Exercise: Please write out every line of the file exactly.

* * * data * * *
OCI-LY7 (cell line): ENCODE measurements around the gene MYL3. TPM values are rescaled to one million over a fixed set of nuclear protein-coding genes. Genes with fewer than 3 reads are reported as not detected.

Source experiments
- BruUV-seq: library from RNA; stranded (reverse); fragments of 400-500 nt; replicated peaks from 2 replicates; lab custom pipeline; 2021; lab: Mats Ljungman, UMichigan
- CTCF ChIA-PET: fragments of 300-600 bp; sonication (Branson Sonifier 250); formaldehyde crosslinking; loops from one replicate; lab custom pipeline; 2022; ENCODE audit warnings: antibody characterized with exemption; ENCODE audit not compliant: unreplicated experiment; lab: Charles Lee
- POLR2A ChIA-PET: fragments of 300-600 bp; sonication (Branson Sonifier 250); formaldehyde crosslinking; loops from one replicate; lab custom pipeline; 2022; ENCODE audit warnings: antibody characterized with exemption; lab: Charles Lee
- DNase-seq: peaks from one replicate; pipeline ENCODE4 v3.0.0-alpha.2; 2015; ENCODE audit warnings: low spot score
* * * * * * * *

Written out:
OCI-LY7 (cell line): ENCODE measurements around the gene MYL3. TPM values are rescaled to one million over a fixed set of nuclear protein-coding genes. Genes with fewer than 3 reads are reported as not detected.

Source experiments
- BruUV-seq: library from RNA; stranded (reverse); fragments of 400-500 nt; replicated peaks from 2 replicates; lab custom pipeline; 2021; lab: Mats Ljungman, UMichigan
- CTCF ChIA-PET: fragments of 300-600 bp; sonication (Branson Sonifier 250); formaldehyde crosslinking; loops from one replicate; lab custom pipeline; 2022; ENCODE audit warnings: antibody characterized with exemption; ENCODE audit not compliant: unreplicated experiment; lab: Charles Lee
- POLR2A ChIA-PET: fragments of 300-600 bp; sonication (Branson Sonifier 250); formaldehyde crosslinking; loops from one replicate; lab custom pipeline; 2022; ENCODE audit warnings: antibody characterized with exemption; lab: Charles Lee
- DNase-seq: peaks from one replicate; pipeline ENCODE4 v3.0.0-alpha.2; 2015; ENCODE audit warnings: low spot score